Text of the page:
By CHRISTINA LAUREL
Written for Artkestry
A well-intentioned gallery is tucked into the University of Rochester, showcasing the art of familiar as well as unknown local artists. In fact, the Bridge Art Gallery was designed with a twofold mission: display local art while creating a therapeutic environment for Strong Behavioral Health patrons. Cognizant of the continued stigma associated with mental health issues, the Office of Mental Health Promotion within the Department of Psychiatry has invested in a simple act of beauty: rotating artwork on hallway walls. Three times a year. The current exhibit, “Balance,” was juried by Department volunteers and two members of the Community Art Committee – Rachael Baldanza of the Memorial Art Gallery and Luvon Sheppard of Joy Gallery.
While digital color photography dominates, the interpretation of the theme “Balance” runs a conservative but interesting course in other media. The pen and ink drawing, “Balance as Patience and Humility,” garnered Mark McMonagle best in show. Of all the pieces in the exhibit, it offers the most on which to ruminate: an Atlas in khakis, shouldering an alchemy of influences, somehow balancing in an eggshell canoe with surrealistically-melting oars. Read into it what you will; the concept and appropros usage of hatching, cross-hatching and stippling saves the illustration from its less than-well-rendered human anatomy.
Among the Jurors’ Top Pick awards are Peter Blackwood’s archival digital print, “earth, moon, sun, song”; John Kosboth’s pigment print, “At Water’s Edge”; Steven Justice’s hand-watercolored Xeroprint (Xeroprint?); and Lois Zebelman’s watercolor “Roots.” Justice’s Xeroprint – about which I could not locate any clarifying information – features a pretzel-twisted Martha Graham surrounded by a halo of grandmotherly busts whom I assume are “Nana.” These four letters are interwoven in the design, albeit not as successfully as the late caricaturist Al Hirschfeld’s hidden tributes to his daughter “Nina.”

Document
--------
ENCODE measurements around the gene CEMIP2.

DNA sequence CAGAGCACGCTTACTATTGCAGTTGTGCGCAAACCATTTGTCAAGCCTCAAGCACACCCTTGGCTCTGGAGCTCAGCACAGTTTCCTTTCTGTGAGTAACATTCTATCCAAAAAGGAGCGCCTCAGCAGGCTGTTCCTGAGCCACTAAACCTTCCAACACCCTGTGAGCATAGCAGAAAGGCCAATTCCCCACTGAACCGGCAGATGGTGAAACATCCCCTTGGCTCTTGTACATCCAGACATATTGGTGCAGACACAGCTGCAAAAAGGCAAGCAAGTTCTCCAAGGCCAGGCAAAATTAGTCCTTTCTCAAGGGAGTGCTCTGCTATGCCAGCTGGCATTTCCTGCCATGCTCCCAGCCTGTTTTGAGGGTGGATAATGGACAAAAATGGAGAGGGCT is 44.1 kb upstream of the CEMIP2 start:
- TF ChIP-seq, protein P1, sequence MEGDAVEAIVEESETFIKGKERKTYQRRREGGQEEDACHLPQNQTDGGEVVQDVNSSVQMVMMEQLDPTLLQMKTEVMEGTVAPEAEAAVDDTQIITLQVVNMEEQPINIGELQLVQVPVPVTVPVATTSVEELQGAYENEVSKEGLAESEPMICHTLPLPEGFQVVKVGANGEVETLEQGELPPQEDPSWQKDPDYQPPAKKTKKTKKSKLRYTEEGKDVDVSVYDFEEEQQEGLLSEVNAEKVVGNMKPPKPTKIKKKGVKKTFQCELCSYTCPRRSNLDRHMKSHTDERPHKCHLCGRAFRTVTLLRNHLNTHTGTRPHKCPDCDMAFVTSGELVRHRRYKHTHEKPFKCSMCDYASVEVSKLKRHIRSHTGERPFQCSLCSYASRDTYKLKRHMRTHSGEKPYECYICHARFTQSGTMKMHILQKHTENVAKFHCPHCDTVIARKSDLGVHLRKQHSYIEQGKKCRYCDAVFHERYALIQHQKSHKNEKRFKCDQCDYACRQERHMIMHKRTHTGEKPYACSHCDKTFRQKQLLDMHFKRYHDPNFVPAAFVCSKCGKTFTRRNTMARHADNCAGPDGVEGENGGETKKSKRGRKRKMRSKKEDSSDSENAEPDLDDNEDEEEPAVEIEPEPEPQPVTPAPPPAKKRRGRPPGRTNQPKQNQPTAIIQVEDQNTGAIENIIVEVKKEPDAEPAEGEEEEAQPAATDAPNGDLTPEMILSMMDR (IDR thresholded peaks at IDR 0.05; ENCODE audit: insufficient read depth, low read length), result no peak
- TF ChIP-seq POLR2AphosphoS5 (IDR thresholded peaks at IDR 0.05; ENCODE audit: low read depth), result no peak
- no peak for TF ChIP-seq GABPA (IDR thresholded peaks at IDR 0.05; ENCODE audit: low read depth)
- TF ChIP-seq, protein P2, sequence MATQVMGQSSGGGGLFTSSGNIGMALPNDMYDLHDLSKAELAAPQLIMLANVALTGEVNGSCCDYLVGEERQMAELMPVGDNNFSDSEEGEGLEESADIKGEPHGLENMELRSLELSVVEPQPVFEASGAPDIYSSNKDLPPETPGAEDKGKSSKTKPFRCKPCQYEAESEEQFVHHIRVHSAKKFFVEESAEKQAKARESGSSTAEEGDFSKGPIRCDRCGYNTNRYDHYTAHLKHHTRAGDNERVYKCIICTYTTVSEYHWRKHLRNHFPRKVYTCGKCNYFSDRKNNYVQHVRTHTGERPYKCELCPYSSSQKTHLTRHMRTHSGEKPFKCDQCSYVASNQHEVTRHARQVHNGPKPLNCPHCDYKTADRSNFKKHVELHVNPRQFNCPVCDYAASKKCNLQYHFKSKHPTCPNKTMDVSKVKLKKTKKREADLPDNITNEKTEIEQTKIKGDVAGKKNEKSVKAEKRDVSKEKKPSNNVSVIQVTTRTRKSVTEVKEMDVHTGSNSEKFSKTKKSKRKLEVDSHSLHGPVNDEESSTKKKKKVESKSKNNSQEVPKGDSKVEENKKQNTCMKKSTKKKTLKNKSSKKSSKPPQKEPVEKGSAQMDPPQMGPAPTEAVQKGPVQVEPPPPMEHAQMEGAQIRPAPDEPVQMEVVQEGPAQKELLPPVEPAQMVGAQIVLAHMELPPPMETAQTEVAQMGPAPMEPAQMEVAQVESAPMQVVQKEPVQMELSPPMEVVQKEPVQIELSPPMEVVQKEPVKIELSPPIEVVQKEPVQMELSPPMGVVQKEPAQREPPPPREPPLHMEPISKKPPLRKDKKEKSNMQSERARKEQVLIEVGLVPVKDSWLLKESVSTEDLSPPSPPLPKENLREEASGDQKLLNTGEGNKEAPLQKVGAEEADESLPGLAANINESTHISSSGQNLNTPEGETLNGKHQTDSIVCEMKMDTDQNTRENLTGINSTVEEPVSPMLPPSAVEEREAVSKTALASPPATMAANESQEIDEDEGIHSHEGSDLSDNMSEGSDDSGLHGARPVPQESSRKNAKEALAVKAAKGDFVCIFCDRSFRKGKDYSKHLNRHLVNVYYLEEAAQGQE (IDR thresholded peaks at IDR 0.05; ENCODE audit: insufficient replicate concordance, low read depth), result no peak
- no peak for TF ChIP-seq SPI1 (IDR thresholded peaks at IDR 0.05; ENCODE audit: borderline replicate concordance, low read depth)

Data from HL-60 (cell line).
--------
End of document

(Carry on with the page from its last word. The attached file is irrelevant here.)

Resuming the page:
In Zebelman’s watercolor “Roots” new life sprouts from dying onion bulbs gone to seed. Dying while nourishing; a seeming contradiction but perhaps a perfect analogy for emerging mental health. The luxuriant Renaissance-era hues of amethyst and ruby onion skin contrast perfectly with a nubile contemporary spring green.
Photographers on exhibit include: Robert Graham, Tim Peters, Bob Reeves, John W. Retallack, Sheridan Vincent, and Robert Weisman. Digital print artists: Kristine Bouyoucos, and Richard Harvey. There is a mixed-media piece by Cecily Culver, a pastel and paper applique (collage) by Rachael Goldenberg, a watercolor by Alexander Moss, an acrylic by Kim Rowlands, and several giclées of oils by René Simone-Lee. A few entries belie the age of their creators; some are simply more professional or amateurish than others, but the overall tone of the exhibit is excellence. The unifying element of the handsome black wood frames and mats lends an air of professionalism to the presentation.
“Balance” began its run on February 27 and will continue through June 25, 2012. My mere presence in the Bridge Art Gallery – actually looking at the artwork, taking notes and photographing the pieces – caused employees, patrons, and passersby to reconsider the walls as more than just physical parameters. It is the unfortunate luck of art placed in familiar and practical settings, with inadequate lighting, to be glazed over once the celebratory balloons from the opening have burst. It is the fortunate luck, however, of travelers from point A to point B to experience beauty along the way. Imagine the walls empty, forlorn; no reason to pause, to gaze, or to consider.
Parking is available (same fee as Strong Medical Center’s covered lot, but more convenient to Strong Behavioral Health) in the lot across the street on Crittenden. Strong Behavioral Health is located at 300 Crittenden Blvd., Rochester, NY 14642. 585-275-3571. The receptionist at the atrium desk on the right can direct you to the Bridge Art Gallery, or you can proceed through the atrium doors on the left, walk past the check-in desk, then turn left. Follow the hall to the “blue” elevators (not actually blue but with an indicative sign overhead) and travel to the first floor. Exit the elevator to your right, turn left, and you will enter the portion of the hallway now known as The Bridge Art Gallery. www.urmc.rochester.edu/psychiatry/outreach/omhp/BridgeArtGallery.cfm